Abolish patents, reform copyright, protect privacy, open up government, and end corporate personhood. That’s the agenda of the Massachusetts Pirate Party – think BitTorrent not eyepatches – an offshoot of a global political moment centered around intellectual property reform and digital rights.

Since its founding last year, the Massachusetts Pirate Party has already gotten an official “designation” so you can now register with the state as a member of the Pirate Party.  Last month it held the first state level Pirate Party conference in the U.S., next month it will hold a film festival, and it is currently working to get a candidate for State Representative on the ballot in Lowell for 2012.

But that’s just the beginning.

“Our goal is not simply that election but to look at local elections in 2013,” said James O’Keefe, who identified his role in the party only as “captain.”

When asked about the growing Massachusetts movement, Yochai Benkler, a Harvard Law professor and one of the world’s foremost scholars on politics and the internet, offered some context.

“I think the main thing to remember about the Pirate Party movement, which began in Sweden and has swept across Europe, is that at its core it is a young persons’ protest against one of the main ways in which they interact with law day to day, and which brands millions of them felons,” Benkler said by email. “Just as the Whigs and Tories embraced the derogatory term used for them by their rivals, so too the Pirate Parties across the world have embraced the piracy accusation as a flag for a worldview that rejects the control-oriented policy that the copyright industry has been pushing for over 20 years.”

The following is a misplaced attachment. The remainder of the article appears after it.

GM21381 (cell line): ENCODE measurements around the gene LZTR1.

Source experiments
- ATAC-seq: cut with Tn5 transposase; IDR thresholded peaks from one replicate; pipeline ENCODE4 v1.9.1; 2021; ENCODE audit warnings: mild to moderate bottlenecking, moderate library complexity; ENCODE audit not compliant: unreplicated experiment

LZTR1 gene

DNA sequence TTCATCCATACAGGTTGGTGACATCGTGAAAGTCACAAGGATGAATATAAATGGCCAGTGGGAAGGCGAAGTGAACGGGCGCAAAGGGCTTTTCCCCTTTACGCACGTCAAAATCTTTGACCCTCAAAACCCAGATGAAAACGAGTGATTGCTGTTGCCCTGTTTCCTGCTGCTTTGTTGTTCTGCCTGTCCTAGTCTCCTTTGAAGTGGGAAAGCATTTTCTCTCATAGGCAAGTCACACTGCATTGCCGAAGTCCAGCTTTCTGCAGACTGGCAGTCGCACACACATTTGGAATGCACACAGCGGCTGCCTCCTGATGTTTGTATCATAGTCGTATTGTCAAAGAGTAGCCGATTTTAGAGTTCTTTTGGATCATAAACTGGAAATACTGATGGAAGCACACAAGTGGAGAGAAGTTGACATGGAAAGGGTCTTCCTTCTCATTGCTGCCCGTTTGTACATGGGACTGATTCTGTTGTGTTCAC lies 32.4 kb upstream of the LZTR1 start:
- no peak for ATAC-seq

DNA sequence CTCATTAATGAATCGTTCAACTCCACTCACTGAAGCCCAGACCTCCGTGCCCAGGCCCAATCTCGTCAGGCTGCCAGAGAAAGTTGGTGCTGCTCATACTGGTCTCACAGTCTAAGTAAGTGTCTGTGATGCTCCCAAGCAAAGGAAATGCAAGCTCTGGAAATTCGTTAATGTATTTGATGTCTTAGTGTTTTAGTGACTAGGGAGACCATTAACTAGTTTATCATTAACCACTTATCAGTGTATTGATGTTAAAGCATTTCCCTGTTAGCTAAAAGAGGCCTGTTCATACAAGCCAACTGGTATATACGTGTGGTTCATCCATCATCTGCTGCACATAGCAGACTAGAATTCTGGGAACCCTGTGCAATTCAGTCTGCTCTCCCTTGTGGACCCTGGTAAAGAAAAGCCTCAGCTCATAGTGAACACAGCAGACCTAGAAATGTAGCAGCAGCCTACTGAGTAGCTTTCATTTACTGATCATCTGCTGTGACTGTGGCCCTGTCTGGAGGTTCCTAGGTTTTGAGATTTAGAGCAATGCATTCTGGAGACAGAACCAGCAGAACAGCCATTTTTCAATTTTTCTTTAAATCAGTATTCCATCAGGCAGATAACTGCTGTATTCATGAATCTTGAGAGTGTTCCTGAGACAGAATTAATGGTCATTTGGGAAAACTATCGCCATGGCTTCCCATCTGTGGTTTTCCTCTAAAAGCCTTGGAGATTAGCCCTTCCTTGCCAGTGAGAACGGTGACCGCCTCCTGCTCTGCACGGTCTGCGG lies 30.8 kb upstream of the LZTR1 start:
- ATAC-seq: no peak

Benkler cited the uprising against SOPA as evidence that the broader themes of openness and freedom online, if not the pirate label, resonated widely.

For my part, I’m excited to see the rise of the Pirate Party locally not because I necessarily favor its platform, but because it seems pretty widely understood at this point that copyright terms in particular have gotten out of hand, and are being shaped by incumbents based on rent seeking rather its actual purpose, to incentivize the production of useful materials for the public good.

And some areas of patent law – notably software patents – have been widely criticized for holding back innovation.

To the extent that the Pirate Party can shift the conversation even a little bit in that direction, that strikes me as a good thing. And when asked about the extremity of the party’s positions, O’Keefe admitted a similar view.

“We’ve seen in the U.S. parties that will ask for a mile and get three quarters of a mile,” he said of the party’s extreme view on patents. “We do that to make a point as to showing what the problems are and how patents stifle innovation. And if we end up having to settle, well we’ll cross that bridge when we come to it.”